Some quotes from Other People’s Money

In Other People’s Money John Kay has included some brilliant quotes. Here is my selection of some of the best:


It is difficult to get a man to understand something, when his salary depends on his not understanding it. Upton Sinclair


A British bank is run with precision

A British home requires nothing less

Tradition, discipline and rules must be the tools.

Without them: disorder, catastrophe, anarchy

In short, you have a ghastly mess.

Mary Poppins, Walt Disney production


 I would like to pay tribute to the contribution you and your company make to the prosperity of Britain. During its one-hundred-and-fifty-year history, Lehman Brothers has always been an innovator, financing new ideas and inventions before many others even begin to realise their potential. Gordon Brown, chancellor of the exchequer, with Dick Fuld, opening Lehman Brothers’ new London headquarters, 5 April 2004


No sooner did you pass the fake fireplace than you heard an ungodly roar, like the roar of a mob … It was the sound of well-educated young white men baying for money on the bond market. Tom Wolfe, The Bonfire of the Vanities


When you combine ignorance and leverage, you get some pretty interesting results. Warren Buffett, 2008, on the global financial crisis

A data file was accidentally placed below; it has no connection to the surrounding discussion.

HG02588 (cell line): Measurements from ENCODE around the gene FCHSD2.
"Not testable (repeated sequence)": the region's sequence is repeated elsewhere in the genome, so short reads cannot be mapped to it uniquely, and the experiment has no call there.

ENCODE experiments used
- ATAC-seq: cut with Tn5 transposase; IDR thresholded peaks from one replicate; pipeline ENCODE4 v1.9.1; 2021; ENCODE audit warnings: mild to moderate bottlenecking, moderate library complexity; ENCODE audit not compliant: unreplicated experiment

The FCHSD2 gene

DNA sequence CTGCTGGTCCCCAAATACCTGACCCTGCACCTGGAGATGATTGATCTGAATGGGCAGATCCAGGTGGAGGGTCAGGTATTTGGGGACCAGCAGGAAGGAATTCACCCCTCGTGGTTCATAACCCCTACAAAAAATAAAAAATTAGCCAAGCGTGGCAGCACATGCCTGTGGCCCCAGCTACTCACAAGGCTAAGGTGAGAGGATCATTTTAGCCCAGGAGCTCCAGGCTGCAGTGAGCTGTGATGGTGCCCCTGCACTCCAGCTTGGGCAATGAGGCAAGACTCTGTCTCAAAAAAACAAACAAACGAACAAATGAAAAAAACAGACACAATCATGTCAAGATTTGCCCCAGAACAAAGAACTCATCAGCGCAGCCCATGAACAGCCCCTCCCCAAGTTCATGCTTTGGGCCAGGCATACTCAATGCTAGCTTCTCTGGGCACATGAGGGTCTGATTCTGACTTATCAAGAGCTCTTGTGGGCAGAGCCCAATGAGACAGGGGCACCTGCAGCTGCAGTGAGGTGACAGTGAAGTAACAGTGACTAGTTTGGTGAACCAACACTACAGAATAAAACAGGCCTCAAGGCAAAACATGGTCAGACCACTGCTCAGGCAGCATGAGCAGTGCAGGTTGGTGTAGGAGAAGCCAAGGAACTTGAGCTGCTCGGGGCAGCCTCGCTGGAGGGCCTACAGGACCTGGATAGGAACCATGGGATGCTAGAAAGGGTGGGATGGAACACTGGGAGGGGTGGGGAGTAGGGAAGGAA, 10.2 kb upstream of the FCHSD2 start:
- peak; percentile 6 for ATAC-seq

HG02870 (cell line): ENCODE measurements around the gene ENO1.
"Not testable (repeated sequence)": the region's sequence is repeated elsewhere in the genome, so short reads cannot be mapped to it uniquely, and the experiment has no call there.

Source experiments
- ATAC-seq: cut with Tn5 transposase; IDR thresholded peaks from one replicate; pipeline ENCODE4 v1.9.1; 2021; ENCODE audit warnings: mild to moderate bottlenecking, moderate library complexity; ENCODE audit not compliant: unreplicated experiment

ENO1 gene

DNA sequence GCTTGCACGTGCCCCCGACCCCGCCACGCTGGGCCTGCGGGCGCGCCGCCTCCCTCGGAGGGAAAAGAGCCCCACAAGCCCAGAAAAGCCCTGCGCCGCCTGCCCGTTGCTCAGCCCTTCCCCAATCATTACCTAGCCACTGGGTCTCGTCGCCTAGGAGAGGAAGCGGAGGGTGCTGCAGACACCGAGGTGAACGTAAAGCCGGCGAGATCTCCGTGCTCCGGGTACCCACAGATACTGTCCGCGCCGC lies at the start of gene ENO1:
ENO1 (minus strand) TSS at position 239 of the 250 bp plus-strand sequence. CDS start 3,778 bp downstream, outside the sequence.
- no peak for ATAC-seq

We are investment bankers. We don’t care what happens in five years. Vincent Dahinden, head of global structured products, Royal Bank of Scotland, in Institutional Investor, 12 February 2004. Royal Bank of Scotland was bailed out by the UK taxpayer four years, eight months later.


Lucky fools do not bear the slightest suspicion that they may be lucky fools. Nassim Nicholas Taleb, Fooled by Randomness


Robbing a bank’s no crime compared to owning one. Bertolt Brecht, Happy End


I used to think if there was reincarnation, I wanted to come back as the president or the Pope or .400 baseball hitter. But now I want to come back as the bond market. You can intimidate everybody. James Carville, Clinton policy adviser


Just going after the company is also both technically and morally suspect. It is technically suspect because, under the law, you should not indict or threaten to indict a company unless you can prove beyond a reasonable doubt that some managerial agent of the company committed the alleged crime; and if you can prove that, why not indict the manager? And from a moral standpoint, punishing a company and its many innocent employees and shareholders for the crimes committed by some unprosecuted individuals seems contrary to elementary notions of moral responsibility. Jed Rakoff, former federal judge for the South District of New York


C. LEVIN (D, MICHIGAN): When you heard that your employees in these emails and looking at these deals said ‘God, what a shitty deal’, ‘God, what a piece of crap’, when you hear your own employees or read about these in emails, do you feel anything?

MR D.A.VINIAR (CFO, GOLDMAN SACHS): I think that is very unfortunate to have on email.

US Senate, permanent subcommittee on investigations, 27 April 2010




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